As a school leader, does she feel she has been consulted by the government on reopening?

“Definitely, yes. I’m very proud of how the unions and the prime minister did their jobs,” replies van Druijten.

She adds that 35 schools in Arnhem joined together to form a “corona team” liaising with government agencies, “and all the time they [government agencies] asked the school leaders, ‘what do you think about this, what do you think about that?’ – so a lot of consensus again.”

Broader definitions

When contrasted against the consensus achieved in the Netherlands, the deficiencies of the UK’s approach are stark.

But perhaps, in addition, the concept of “safety” being discussed in this country is too narrow and should go beyond health into the broader welfare of children.

Allyson Pollock, clinical professor of public health at Newcastle University and another member of the Independent Sage, agrees that “we need track and trace” in helping to reopen schools.

But highlighting concerns about children “being denied their right to education for three months” and the particular impact on those from disadvantaged backgrounds, she adds: “In a way, I don’t like this question, ‘Is it safe for schools to open?’…[The right question is], what is required in order to make sure that children have the access to the educational, social and cultural opportunities they need?”

Answering that question would involve “really being imaginative” on creating day summer camps and open-air schools, opening up sports stadia and private school playing fields to all children, while also addressing the role that Private Finance Initiative contracts can play in preventing some state schools from opening facilities outside of standard hours and in holidays, Pollock suggests.

Safe to return?

Even researchers whose work has supported the effectiveness of school closures back a fundamental reshaping of the UK’s approach to the issue.

Paul Hunter, professor in medicine at the University of East Anglia’s Norwich Medical School, was lead author on a paper that suggested closure of educational institutions had “by far the biggest impact” of any individual lockdown measure across 30 European nations.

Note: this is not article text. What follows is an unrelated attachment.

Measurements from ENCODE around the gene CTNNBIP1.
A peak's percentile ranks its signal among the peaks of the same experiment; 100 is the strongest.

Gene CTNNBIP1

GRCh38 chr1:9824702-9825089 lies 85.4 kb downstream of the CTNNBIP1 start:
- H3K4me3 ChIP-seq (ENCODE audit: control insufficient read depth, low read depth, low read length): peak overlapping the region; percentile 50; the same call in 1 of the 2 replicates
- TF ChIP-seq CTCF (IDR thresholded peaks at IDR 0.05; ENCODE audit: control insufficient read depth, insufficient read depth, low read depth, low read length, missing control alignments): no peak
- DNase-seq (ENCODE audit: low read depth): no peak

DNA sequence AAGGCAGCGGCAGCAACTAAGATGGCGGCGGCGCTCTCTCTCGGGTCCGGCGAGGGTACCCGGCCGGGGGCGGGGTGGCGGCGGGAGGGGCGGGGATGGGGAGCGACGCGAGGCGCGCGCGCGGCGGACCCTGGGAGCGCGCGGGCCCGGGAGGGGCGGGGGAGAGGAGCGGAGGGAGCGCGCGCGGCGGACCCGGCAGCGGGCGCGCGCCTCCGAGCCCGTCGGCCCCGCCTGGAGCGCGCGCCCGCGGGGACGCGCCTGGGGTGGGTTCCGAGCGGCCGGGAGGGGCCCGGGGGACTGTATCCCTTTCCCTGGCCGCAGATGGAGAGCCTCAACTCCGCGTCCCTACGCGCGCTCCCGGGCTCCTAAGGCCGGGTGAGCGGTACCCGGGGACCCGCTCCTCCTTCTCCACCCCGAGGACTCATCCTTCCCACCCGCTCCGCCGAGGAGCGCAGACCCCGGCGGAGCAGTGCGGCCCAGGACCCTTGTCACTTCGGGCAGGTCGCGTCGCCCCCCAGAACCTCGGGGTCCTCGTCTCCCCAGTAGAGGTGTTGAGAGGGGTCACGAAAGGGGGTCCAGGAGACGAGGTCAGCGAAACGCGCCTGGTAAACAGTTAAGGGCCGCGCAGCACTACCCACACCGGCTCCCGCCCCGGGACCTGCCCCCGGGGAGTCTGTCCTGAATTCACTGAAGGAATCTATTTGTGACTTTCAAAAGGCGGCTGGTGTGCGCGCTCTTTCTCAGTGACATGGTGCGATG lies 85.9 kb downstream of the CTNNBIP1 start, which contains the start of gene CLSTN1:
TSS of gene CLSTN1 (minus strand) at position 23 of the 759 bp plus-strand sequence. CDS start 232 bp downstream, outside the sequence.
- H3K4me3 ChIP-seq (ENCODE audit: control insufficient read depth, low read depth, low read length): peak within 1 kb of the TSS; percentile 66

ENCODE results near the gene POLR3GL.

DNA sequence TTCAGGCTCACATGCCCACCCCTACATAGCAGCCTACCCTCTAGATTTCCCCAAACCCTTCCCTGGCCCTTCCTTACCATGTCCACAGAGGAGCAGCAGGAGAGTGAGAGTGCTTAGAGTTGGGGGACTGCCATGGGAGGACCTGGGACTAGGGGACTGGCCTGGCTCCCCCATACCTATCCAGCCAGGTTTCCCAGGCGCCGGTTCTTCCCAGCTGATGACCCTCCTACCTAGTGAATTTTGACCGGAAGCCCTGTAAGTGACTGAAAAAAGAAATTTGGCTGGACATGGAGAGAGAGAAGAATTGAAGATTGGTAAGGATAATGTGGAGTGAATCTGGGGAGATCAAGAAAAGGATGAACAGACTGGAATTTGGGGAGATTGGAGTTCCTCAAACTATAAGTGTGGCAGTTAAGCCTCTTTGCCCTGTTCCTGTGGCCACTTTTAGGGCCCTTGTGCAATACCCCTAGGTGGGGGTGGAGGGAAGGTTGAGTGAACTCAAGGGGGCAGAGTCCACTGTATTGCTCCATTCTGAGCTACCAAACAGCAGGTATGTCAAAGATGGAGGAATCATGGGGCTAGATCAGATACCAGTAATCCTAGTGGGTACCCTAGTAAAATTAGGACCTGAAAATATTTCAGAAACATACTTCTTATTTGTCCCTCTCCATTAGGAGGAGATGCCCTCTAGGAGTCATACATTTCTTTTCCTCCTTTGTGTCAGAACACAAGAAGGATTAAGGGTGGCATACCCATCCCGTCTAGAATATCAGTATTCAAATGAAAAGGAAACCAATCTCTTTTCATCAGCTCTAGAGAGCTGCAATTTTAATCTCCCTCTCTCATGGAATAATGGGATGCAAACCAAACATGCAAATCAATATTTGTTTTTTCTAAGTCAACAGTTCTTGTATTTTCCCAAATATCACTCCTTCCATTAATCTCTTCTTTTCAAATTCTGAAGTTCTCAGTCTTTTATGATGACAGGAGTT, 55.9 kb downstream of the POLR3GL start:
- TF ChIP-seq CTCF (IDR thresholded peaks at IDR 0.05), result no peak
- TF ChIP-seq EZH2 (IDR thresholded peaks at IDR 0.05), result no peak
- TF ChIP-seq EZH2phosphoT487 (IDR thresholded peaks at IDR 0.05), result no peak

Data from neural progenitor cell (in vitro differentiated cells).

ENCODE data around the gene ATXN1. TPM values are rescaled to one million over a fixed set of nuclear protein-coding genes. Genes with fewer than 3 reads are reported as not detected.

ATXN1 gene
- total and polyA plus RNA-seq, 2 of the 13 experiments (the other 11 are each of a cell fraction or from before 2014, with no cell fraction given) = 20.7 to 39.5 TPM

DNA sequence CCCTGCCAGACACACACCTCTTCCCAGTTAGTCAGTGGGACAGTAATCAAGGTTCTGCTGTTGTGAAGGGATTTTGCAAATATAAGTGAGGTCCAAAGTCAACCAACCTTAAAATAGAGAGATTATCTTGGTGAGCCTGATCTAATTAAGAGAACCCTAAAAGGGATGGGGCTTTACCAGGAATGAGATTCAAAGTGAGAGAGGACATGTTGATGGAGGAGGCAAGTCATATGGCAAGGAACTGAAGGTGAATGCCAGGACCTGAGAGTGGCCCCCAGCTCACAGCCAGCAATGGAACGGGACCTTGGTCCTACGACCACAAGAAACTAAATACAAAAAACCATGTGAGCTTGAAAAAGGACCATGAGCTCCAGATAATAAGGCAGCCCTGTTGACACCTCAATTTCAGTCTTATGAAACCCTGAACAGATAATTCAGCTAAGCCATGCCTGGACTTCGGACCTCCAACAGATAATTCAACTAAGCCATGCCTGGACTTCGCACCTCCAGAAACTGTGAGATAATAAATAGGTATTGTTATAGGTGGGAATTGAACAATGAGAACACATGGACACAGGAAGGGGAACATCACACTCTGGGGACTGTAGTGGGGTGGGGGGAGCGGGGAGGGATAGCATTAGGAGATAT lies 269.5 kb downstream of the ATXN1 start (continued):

However, he says: “We’ve got to get schools back, at least in the autumn term. The question is, can teachers, public health experts and the government agree a strategy for ensuring that children’s education can continue in a way that isn’t going to unnecessarily put the lives of either the children – or more likely the children’s grandparents and so on – at risk?”

More information needed

Like many other scientists, he sees an effective test, track and trace regime as an essential step towards reopening schools. But Hunter also calls for much greater transparency around the government’s scientific advice, and a fuller and more open debate among scientists.

He thinks these aspects will be crucial “if you’re going to reassure teachers – and effectively you’ve got to, because if anybody’s going to die from an infection acquired in a school, it’s going to be a teacher rather than a child, really.”

Hunter adds: “The Department of Health and the Department for Education should be really looking at how they can build a consensus around this.”

An injection of Dutch consensus, and clarity of communication, could help treat the UK’s maladies on reopening schools. But that treatment will be unpalatable to plenty in power here, given Westminster’s highly centralised, oppositional culture and the Conservative party’s continued attachment to seeing teaching unions as an enemy to be defeated, rather than as one of several legitimate interest groups within schools.

As so often with the pandemic crisis, the debate over the safe reopening of schools exposes much that is unhealthy about the UK’s politics, where both supply and demand for consensus remain depressingly low.

John Morgan is a freelance journalist